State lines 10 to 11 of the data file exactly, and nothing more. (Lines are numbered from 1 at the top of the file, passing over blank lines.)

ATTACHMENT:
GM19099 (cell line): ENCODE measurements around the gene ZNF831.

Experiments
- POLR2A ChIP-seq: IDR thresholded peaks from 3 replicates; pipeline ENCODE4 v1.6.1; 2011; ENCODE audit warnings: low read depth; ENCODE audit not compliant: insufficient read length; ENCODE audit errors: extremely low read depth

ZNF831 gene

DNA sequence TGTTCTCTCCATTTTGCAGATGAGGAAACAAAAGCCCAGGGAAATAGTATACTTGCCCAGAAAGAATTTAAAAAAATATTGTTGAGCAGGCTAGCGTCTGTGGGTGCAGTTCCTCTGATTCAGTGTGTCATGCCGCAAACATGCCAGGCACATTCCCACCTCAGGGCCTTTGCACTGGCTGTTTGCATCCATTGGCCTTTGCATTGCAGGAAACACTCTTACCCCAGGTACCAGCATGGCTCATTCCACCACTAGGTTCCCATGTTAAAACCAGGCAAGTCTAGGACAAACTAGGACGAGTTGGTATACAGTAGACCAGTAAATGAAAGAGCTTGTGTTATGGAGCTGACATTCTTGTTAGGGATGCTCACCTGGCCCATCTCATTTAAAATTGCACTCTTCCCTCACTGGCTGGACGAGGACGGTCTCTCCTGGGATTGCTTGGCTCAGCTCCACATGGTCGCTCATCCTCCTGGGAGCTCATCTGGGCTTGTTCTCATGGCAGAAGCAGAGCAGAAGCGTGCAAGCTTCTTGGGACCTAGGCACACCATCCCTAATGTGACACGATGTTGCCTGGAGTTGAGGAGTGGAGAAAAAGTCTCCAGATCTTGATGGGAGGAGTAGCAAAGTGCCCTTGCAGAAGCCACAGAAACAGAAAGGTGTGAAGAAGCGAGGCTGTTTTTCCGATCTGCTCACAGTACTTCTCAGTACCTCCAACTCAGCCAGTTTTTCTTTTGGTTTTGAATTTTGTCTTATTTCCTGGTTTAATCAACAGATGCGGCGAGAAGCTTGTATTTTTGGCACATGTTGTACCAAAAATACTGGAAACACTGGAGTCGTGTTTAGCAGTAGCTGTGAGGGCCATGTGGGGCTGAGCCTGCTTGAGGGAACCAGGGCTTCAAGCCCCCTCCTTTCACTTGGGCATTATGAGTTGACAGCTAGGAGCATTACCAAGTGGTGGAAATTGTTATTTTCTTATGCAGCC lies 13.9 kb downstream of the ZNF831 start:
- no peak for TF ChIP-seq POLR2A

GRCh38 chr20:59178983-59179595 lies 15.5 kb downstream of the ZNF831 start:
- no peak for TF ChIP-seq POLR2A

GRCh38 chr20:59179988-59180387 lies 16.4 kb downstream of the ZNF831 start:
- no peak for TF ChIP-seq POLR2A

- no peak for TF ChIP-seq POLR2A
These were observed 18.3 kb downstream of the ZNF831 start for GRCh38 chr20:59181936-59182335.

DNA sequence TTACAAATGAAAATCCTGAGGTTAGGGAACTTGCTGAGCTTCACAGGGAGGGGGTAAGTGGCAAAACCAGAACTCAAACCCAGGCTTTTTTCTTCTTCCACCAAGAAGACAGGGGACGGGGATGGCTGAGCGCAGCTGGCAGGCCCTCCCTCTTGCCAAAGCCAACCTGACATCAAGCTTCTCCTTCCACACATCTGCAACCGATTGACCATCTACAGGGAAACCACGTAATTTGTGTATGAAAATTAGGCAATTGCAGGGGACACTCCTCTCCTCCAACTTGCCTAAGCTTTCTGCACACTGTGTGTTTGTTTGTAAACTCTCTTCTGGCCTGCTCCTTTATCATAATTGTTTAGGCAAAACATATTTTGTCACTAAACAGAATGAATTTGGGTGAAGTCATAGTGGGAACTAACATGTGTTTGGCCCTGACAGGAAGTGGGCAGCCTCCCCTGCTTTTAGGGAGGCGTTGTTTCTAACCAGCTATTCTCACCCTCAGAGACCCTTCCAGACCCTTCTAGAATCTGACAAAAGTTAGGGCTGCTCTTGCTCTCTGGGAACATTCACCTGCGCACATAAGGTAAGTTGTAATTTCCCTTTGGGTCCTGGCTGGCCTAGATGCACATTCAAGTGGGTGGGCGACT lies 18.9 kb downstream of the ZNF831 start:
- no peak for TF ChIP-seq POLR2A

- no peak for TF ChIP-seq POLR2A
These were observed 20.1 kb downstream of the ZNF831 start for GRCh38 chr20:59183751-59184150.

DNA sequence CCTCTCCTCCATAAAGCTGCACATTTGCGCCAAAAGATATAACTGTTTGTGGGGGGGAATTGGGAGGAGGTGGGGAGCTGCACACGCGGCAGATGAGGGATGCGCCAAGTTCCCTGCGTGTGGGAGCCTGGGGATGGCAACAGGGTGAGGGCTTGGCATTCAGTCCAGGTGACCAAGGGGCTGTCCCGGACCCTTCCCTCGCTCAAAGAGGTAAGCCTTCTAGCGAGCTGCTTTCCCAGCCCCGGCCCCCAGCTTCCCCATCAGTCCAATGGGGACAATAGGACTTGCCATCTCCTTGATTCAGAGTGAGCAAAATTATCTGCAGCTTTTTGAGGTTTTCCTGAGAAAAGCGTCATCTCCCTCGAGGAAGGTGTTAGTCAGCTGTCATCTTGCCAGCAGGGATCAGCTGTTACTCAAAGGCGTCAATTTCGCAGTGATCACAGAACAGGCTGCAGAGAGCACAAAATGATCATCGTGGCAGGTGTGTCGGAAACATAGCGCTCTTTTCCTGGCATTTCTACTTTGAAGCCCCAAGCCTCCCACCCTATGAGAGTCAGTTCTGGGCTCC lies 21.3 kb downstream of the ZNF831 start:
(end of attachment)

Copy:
- no peak for TF ChIP-seq POLR2A

- no peak for TF ChIP-seq POLR2A